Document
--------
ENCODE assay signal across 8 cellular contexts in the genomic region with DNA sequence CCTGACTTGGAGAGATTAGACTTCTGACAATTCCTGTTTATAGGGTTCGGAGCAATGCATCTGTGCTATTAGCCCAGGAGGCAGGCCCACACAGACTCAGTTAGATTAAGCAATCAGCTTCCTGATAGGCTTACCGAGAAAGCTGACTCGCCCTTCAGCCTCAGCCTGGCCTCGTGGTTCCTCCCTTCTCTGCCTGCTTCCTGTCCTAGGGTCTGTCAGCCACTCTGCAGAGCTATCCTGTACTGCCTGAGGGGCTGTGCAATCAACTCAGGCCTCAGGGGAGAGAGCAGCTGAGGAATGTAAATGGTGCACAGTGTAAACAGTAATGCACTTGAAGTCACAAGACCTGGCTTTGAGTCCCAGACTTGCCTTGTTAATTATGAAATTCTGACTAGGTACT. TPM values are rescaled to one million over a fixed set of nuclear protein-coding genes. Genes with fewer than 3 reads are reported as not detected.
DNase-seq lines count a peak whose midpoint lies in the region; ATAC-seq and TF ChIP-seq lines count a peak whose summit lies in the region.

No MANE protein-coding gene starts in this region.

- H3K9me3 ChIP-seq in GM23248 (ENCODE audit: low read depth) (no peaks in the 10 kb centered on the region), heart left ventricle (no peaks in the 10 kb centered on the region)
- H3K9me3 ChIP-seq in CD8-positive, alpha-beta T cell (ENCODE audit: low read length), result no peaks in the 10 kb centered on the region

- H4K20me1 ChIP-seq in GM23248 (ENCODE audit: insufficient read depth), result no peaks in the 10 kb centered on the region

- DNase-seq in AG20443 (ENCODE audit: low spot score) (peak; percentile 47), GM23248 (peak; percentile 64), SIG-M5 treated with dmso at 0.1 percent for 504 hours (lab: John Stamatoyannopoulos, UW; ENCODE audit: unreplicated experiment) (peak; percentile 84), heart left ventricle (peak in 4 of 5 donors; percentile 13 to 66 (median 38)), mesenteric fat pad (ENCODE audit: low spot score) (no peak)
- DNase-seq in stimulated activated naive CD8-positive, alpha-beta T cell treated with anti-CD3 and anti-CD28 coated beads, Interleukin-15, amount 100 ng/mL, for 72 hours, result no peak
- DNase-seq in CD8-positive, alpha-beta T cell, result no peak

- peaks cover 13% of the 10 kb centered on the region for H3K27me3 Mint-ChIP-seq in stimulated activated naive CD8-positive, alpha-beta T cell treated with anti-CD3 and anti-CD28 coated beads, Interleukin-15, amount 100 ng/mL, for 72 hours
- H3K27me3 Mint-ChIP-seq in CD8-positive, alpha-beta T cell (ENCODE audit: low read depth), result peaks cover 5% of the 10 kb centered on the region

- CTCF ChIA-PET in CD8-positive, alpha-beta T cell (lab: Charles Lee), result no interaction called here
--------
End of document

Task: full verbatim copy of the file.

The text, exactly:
ENCODE assay signal across 8 cellular contexts in the genomic region with DNA sequence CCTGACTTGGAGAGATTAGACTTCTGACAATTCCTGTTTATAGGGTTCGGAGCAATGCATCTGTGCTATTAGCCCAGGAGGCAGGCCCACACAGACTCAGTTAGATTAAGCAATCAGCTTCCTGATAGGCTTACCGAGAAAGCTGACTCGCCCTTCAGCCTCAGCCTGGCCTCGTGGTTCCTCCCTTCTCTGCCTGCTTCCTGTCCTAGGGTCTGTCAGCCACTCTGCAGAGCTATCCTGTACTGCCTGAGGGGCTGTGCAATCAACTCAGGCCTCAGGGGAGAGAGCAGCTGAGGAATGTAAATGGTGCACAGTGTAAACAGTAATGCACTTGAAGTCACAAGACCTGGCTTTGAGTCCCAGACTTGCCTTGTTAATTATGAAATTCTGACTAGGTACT. TPM values are rescaled to one million over a fixed set of nuclear protein-coding genes. Genes with fewer than 3 reads are reported as not detected.
DNase-seq lines count a peak whose midpoint lies in the region; ATAC-seq and TF ChIP-seq lines count a peak whose summit lies in the region.

No MANE protein-coding gene starts in this region.

- H3K9me3 ChIP-seq in GM23248 (ENCODE audit: low read depth) (no peaks in the 10 kb centered on the region), heart left ventricle (no peaks in the 10 kb centered on the region)
- H3K9me3 ChIP-seq in CD8-positive, alpha-beta T cell (ENCODE audit: low read length), result no peaks in the 10 kb centered on the region

- H4K20me1 ChIP-seq in GM23248 (ENCODE audit: insufficient read depth), result no peaks in the 10 kb centered on the region

- DNase-seq in AG20443 (ENCODE audit: low spot score) (peak; percentile 47), GM23248 (peak; percentile 64), SIG-M5 treated with dmso at 0.1 percent for 504 hours (lab: John Stamatoyannopoulos, UW; ENCODE audit: unreplicated experiment) (peak; percentile 84), heart left ventricle (peak in 4 of 5 donors; percentile 13 to 66 (median 38)), mesenteric fat pad (ENCODE audit: low spot score) (no peak)
- DNase-seq in stimulated activated naive CD8-positive, alpha-beta T cell treated with anti-CD3 and anti-CD28 coated beads, Interleukin-15, amount 100 ng/mL, for 72 hours, result no peak
- DNase-seq in CD8-positive, alpha-beta T cell, result no peak

- peaks cover 13% of the 10 kb centered on the region for H3K27me3 Mint-ChIP-seq in stimulated activated naive CD8-positive, alpha-beta T cell treated with anti-CD3 and anti-CD28 coated beads, Interleukin-15, amount 100 ng/mL, for 72 hours
- H3K27me3 Mint-ChIP-seq in CD8-positive, alpha-beta T cell (ENCODE audit: low read depth), result peaks cover 5% of the 10 kb centered on the region

- CTCF ChIA-PET in CD8-positive, alpha-beta T cell (lab: Charles Lee), result no interaction called here